By Chuck Barney | [email protected] | Bay Area News Group PUBLISHED: March 12, 2019 at 9:56 pm | UPDATED: March 13, 2019 at 3:39 am Welcome to the final night of “The Bachelor.” Are you ready for one last blast of crazy, stupid love? Let’s set the scene: Colton, our chaste and soggy-eyed leading man, has flouted years of established “Bachelor” formula by dumping both of his would-be finalists — Tayshia and Hannah G. And he has decided to pursue Cassie, a woman who dumped HIM. Yes, it’s totally unconventional — and defies every fairy-tale trope Mike Fleiss stands for — but it’s also kind of admirable. We can just imagine Colton in the shower sudsing up and singing “I did it my way …” a la Frank Sinatra. (You can Google him, kiddies). In Part 1 of this bloated two-night finale, Colton did a lot of crying and a lot of feeling sorry for himself. But enough of that. Now, he’s putting on his … [Read more...] about ‘The Bachelor’ finale recap: Did Colton and Cassie make it work?
Making it work
Airfares are constantly fluctuating — now more than ever. That's because airlines have access to better technology and more real-time information on passengers than ever before. With complex algorithms running their booking systems, the airlines are constantly tweaking prices based on shifts in demand or available seats. It used to be that airfares could be changed only three times a day due to programming limitations at Airline Tariff Publishing Co., which collects and distributes airfare-related data within the travel industry. But improved technology has enabled airlines to change prices as often as they wish. Airlines hold their pricing schemes closely, said George Hobica, a travel writer and founder of Airfarewatchdog.com, an airfare alert site now owned by TripAdvisor. And while there are no bulletproof tricks to ensure a passenger gets the lowest fare, there are ways to improve one's odds. Fly midweek: Generally speaking, Tuesdays and Wednesdays are the cheapest days to … [Read more...] about Why airline prices fluctuate and how to make it work to your advantage
Phuong Le, Associated Press Updated 4:24 pm PST, Friday, December 7, 2018 FILE - In this March 14, 2018 file photo, workers with the Oregon Department of Fish and Wildlife, the Washington Department of Fish and Wildlife and the Pacific States Marine Fisheries Commission work together to load a trapped California sea lion onto a truck after it was captured in the Willamette River near Oregon City, Ore. A bill making it easier to kill sea lions that feast on imperiled salmon in the Columbia River has cleared the U.S. Senate. The measure would allow a more streamlined process for Washington, Idaho, Oregon and several Pacific Northwest tribes to capture and euthanize sea lions. The bill sponsored by Idaho Sen. Jim Risch and Washington Sen. Maria Cantwell cleared the Senate Thursday, Dec. 6. It's similar to legislation that the U.S. House passed in June. less FILE - In this March 14, 2018 file photo, workers with the Oregon Department of Fish and Wildlife, the Washington … [Read more...] about Senate passes bill making it easier to kill sea lions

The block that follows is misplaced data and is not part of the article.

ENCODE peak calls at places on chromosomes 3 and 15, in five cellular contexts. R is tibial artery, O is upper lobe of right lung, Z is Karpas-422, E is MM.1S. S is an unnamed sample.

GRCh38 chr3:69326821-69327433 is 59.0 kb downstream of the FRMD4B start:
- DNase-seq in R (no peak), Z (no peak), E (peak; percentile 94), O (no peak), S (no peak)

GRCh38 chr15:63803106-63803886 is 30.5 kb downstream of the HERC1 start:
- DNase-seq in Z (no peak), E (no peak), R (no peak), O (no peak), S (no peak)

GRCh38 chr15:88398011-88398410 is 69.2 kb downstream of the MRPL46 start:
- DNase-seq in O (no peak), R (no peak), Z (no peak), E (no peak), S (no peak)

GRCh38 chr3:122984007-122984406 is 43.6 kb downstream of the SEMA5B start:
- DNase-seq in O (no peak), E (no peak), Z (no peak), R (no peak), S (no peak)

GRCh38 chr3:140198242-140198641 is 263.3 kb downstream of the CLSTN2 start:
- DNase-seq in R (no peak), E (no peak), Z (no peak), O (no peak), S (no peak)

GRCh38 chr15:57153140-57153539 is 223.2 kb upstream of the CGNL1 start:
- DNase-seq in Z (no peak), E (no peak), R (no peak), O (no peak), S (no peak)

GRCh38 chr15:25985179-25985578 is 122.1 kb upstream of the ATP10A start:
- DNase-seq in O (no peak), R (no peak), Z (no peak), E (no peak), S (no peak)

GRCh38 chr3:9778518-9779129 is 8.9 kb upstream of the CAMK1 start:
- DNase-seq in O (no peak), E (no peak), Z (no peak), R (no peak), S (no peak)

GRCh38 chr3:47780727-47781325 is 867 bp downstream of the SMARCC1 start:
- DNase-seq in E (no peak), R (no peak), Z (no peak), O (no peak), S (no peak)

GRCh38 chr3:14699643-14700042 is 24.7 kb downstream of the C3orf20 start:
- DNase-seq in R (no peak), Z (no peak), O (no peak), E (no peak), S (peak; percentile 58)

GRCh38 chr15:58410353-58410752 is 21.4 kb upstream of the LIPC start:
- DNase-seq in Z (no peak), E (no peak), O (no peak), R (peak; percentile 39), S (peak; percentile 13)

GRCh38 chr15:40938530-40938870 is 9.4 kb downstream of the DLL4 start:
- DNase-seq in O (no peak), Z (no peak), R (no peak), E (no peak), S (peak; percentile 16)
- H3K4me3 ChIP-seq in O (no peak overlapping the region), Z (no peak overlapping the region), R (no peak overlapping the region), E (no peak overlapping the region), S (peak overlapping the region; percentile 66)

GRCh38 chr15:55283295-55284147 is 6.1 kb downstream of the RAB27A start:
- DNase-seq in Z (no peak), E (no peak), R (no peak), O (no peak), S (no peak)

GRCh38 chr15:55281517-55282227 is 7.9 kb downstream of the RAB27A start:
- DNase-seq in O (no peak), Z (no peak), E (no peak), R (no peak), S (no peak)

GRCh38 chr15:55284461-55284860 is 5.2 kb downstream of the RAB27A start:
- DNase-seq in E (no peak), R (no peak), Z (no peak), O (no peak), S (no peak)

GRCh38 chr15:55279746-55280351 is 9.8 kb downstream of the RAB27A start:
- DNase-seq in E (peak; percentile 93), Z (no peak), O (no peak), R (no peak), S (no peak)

Jonathan Oosting The Detroit News Published 1:26 PM EST Nov 30, 2018 Lansing — Michigan’s Republican-led Senate on Thursday approved legislation that would make it a misdemeanor crime for a public official to require non-profit charities and politically active groups to disclose their donors for government review. Supporters say the “personal protection privacy act” would protect donors from retaliation by political opponents, but critics say it would restrict the government from investigating fraudulent non-profits and further shield money used to influence elections. “A better name, or just as appropriate name for this bill, could be the dark money protection act,” Craig Mauger of the Michigan Campaign Finance Network told lawmakers this week in a Senate committee. While non-profits are not currently required to publicly disclose donors, sponsoring state Sen. Mike Shirkey, R-Clarklake, said his bill would provide “affirmative … [Read more...] about Senate: Make it a crime for political nonprofits to disclose donors
By Elizabeth Harris Published 2:16 pm PST, Friday, November 9, 2018 Jeanne Kanai of Prudential Financial demonstrates the AgingBooth app at a benefits fair for State of Hawaii employees on Maui. Some apps are motivating workers to plan better for retirement. Jeanne Kanai of Prudential Financial demonstrates the AgingBooth app at a benefits fair for State of Hawaii employees on Maui. Some apps are motivating workers to plan better for retirement. Photo: Anna Kim / New York Times -- PHOTO MOVED IN ADVANCE AND NOT FOR USE - ONLINE OR IN PRINT - BEFORE NOV. 04, 2018. -- A participant shows a before photo, left, and an after photo made with the AgingBooth app at a benefits fair for State of Hawaii employees on Maui, Hawaii, Oct. 23, 2018. Retirement plan sponsors like Prudential and TIAA have developed games and quizzes to motivate workers to save and invest more actively. It might work. (Anna Kim/The New York … [Read more...] about Think saving for old age can’t be fun? Try making it a game